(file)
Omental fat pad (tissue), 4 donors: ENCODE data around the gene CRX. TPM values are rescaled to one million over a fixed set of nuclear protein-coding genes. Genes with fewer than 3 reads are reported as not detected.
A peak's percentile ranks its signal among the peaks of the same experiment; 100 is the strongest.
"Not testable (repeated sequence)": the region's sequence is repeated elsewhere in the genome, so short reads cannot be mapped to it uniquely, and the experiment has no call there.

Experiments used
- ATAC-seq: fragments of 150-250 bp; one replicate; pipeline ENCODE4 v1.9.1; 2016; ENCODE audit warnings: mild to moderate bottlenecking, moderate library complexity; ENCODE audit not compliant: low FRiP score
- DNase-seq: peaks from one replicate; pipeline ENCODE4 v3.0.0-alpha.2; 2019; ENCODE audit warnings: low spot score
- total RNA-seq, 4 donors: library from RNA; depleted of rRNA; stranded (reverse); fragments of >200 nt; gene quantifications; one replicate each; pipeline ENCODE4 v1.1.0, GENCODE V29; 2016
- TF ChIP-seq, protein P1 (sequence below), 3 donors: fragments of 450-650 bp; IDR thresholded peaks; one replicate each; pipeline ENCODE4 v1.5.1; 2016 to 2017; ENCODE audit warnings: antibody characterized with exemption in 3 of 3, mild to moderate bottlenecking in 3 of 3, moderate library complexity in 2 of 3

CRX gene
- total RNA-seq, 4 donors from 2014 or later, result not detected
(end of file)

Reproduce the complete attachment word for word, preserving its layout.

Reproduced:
Omental fat pad (tissue), 4 donors: ENCODE data around the gene CRX. TPM values are rescaled to one million over a fixed set of nuclear protein-coding genes. Genes with fewer than 3 reads are reported as not detected.
A peak's percentile ranks its signal among the peaks of the same experiment; 100 is the strongest.
"Not testable (repeated sequence)": the region's sequence is repeated elsewhere in the genome, so short reads cannot be mapped to it uniquely, and the experiment has no call there.

Experiments used
- ATAC-seq: fragments of 150-250 bp; one replicate; pipeline ENCODE4 v1.9.1; 2016; ENCODE audit warnings: mild to moderate bottlenecking, moderate library complexity; ENCODE audit not compliant: low FRiP score
- DNase-seq: peaks from one replicate; pipeline ENCODE4 v3.0.0-alpha.2; 2019; ENCODE audit warnings: low spot score
- total RNA-seq, 4 donors: library from RNA; depleted of rRNA; stranded (reverse); fragments of >200 nt; gene quantifications; one replicate each; pipeline ENCODE4 v1.1.0, GENCODE V29; 2016
- TF ChIP-seq, protein P1 (sequence below), 3 donors: fragments of 450-650 bp; IDR thresholded peaks; one replicate each; pipeline ENCODE4 v1.5.1; 2016 to 2017; ENCODE audit warnings: antibody characterized with exemption in 3 of 3, mild to moderate bottlenecking in 3 of 3, moderate library complexity in 2 of 3

CRX gene
- total RNA-seq, 4 donors from 2014 or later, result not detected